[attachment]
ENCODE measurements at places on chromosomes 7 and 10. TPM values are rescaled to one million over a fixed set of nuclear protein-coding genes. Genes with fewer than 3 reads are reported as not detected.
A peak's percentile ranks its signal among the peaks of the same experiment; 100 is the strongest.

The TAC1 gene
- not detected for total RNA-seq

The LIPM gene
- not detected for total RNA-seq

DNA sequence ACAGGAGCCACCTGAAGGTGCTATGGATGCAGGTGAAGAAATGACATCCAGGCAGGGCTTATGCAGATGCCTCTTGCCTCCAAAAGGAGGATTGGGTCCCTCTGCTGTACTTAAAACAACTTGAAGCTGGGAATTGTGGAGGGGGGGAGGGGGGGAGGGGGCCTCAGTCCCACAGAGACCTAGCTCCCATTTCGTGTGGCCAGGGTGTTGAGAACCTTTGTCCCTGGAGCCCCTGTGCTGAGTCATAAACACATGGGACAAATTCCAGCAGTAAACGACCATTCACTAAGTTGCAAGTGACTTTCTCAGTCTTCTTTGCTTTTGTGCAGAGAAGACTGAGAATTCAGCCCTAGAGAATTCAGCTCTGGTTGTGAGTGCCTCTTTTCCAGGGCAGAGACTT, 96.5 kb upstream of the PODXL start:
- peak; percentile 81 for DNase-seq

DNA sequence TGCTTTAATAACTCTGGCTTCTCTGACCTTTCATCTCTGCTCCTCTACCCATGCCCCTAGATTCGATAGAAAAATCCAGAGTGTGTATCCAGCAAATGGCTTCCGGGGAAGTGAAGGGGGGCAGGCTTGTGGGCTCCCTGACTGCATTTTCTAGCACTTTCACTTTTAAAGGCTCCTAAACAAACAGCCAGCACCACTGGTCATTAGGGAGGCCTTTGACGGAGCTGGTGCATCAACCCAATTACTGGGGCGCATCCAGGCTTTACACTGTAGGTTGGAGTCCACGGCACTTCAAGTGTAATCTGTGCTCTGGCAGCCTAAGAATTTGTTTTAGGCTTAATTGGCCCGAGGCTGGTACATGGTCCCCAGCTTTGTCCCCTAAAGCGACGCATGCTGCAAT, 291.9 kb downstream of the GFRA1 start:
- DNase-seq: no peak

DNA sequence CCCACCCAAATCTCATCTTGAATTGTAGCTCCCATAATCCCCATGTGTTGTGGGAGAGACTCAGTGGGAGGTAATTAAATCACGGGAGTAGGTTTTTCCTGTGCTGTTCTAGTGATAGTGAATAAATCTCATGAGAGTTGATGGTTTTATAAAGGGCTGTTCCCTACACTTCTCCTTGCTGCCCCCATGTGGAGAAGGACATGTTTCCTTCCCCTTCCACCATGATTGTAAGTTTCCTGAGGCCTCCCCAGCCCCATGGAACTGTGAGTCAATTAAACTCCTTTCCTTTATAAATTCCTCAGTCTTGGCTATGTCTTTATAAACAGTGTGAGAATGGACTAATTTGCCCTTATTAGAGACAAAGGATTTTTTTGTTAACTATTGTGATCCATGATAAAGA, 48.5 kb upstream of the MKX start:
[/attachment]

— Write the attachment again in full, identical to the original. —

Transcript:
ENCODE measurements at places on chromosomes 7 and 10. TPM values are rescaled to one million over a fixed set of nuclear protein-coding genes. Genes with fewer than 3 reads are reported as not detected.
A peak's percentile ranks its signal among the peaks of the same experiment; 100 is the strongest.

The TAC1 gene
- not detected for total RNA-seq

The LIPM gene
- not detected for total RNA-seq

DNA sequence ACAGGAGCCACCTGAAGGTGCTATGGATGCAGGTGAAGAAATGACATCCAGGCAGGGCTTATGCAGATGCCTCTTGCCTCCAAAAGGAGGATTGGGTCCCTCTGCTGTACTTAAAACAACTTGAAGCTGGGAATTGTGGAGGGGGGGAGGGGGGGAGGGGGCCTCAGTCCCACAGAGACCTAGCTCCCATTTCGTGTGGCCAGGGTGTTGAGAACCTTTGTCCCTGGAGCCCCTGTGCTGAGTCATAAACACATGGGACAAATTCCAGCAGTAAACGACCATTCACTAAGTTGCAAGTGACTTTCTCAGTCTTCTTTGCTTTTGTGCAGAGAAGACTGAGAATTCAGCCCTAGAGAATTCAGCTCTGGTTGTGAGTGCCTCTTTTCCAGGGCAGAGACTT, 96.5 kb upstream of the PODXL start:
- peak; percentile 81 for DNase-seq

DNA sequence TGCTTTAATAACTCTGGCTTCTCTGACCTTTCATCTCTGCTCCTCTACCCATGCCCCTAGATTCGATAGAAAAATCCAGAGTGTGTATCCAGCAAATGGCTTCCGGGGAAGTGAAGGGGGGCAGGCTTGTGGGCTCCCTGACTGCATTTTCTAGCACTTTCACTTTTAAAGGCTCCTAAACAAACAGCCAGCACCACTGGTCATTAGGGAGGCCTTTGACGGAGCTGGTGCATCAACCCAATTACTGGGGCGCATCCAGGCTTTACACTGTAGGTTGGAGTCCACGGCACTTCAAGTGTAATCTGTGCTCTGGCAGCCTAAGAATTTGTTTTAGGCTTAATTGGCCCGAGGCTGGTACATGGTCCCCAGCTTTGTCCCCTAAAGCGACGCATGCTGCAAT, 291.9 kb downstream of the GFRA1 start:
- DNase-seq: no peak

DNA sequence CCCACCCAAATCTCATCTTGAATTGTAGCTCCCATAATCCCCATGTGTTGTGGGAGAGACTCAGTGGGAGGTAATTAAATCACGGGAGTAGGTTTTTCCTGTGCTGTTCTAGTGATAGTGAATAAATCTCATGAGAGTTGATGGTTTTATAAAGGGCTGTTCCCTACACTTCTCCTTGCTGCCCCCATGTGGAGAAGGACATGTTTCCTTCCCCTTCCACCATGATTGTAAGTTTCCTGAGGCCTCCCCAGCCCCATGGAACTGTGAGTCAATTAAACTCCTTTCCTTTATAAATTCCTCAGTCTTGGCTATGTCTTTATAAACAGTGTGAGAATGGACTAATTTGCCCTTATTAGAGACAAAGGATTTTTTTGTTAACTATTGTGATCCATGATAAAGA, 48.5 kb upstream of the MKX start: